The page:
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Album Review – The River Monks: Jovials



The River Monks
Jovials

The River Monks take their name from a literal translation of “Des Moines,” their home town. At first, their music seems as straightforward as their name but, as I kept listening, nothing about it stayed simple.

The River Monks are a trio with Ryan Stier as the primary songwriter for the group. The group is a folk-pop project and it has the hallmarks of one; there is quiet lyricism, the evocation of nature and gentle emotions. The album is full of beautiful, detailed acoustic instruments captured by transparent, clean production. Each sound sits very distinctly in the mix, which highlights the instrumental and vocal interplay. The band makes great use of vocal harmonies throughout the album. Each one of these things is excellent on its own, so I couldn’t figure out what was troubling me about Jovials.

I figured out my confusion when I listened to Grizzly Bear’s Yellow House again. I think that Grizzly Bear’s sound is far heavier than the River Monks’ gentle folk-pop sound, but there is some similarity in terms of.production values and use of effects. Grizzly Bear recorded Yellow House in founder and lead man Ed Droste’s mother’s house on Cape Cod. Likewise, The River Monks recorded their album at member Nick Frampton’s house in Creston, IA and at Frampton’s parents house in Clive, IA. Both the resulting albums are striking for the intimacy that they convey.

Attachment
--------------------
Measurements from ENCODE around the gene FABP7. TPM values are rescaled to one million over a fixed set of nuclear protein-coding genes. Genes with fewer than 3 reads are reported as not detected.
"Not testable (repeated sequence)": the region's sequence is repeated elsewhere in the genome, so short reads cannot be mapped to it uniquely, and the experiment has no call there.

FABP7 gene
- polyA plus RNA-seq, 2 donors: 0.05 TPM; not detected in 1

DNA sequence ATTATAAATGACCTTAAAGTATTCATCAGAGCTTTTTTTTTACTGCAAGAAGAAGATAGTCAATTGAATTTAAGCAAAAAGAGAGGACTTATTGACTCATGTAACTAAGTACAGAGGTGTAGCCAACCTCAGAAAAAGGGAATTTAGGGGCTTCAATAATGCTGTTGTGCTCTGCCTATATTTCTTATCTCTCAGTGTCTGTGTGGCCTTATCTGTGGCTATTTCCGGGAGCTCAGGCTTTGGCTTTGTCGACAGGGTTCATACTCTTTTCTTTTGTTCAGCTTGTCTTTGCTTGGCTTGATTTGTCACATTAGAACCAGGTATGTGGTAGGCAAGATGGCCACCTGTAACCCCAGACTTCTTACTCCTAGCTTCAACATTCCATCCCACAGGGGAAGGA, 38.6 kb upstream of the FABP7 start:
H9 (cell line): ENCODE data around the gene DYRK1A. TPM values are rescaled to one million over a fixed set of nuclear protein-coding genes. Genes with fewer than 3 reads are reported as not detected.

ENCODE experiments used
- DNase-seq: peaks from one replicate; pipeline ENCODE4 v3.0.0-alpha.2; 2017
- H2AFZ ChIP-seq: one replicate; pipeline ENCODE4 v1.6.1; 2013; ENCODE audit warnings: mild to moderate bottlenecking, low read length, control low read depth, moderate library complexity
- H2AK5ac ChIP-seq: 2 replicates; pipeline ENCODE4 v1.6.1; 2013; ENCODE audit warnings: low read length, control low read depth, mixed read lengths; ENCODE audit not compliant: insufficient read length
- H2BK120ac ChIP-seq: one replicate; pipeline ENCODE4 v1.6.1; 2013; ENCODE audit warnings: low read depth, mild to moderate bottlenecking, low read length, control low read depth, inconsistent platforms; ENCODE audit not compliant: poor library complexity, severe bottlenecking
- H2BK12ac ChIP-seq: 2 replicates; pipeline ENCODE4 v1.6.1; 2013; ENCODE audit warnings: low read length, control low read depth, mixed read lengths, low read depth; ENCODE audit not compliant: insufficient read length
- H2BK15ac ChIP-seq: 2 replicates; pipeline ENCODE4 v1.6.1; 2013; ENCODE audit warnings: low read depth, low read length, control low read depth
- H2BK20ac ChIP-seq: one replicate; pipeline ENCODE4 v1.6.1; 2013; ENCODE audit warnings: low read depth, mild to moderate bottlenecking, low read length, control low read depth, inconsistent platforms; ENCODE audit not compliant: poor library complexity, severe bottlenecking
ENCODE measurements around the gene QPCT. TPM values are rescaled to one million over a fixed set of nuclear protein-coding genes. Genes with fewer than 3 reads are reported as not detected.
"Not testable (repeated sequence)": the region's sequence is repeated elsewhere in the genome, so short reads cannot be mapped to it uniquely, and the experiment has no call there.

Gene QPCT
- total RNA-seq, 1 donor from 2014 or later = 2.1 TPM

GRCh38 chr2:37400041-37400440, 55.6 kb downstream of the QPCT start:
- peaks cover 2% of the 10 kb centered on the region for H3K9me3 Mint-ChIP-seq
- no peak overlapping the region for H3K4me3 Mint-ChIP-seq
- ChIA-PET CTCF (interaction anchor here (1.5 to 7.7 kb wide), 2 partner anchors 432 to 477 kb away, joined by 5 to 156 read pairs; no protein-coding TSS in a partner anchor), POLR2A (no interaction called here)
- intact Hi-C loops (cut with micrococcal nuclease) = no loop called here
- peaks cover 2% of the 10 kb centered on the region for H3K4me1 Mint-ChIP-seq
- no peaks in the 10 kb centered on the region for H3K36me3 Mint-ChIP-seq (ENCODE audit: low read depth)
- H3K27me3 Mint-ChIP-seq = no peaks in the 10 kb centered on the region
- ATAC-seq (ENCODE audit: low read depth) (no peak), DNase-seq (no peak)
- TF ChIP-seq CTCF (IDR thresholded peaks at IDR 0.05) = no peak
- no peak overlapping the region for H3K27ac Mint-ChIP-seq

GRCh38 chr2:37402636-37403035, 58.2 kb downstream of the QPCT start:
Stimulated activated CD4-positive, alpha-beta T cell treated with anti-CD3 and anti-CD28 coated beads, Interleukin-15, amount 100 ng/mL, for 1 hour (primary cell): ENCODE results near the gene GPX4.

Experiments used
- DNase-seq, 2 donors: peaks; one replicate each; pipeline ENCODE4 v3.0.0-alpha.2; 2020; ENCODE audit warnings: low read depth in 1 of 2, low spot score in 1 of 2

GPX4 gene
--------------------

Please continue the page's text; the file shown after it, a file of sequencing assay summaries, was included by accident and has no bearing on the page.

I felt like I was a part of the album, sitting in the house and watching them sing these songs, but the album was difficult for me because that feeling of intimacy is one that I haven’t gotten from an album in a while, perhaps one that is becoming harder and harder to come by.

As Grizzly Bear does on Yellow House, The River Monks put you in the middle of their songs, increasing their emotional impact and highlighting their simple strength and intense musical complexity. Their well-constructed songs require the closeness of a home studio. This can be heard on songs like “Winter’s Backdrop” that sound like they are being played specially for a single listener. This intimacy and the band’s musicianship make Jovials a rather compelling debut.


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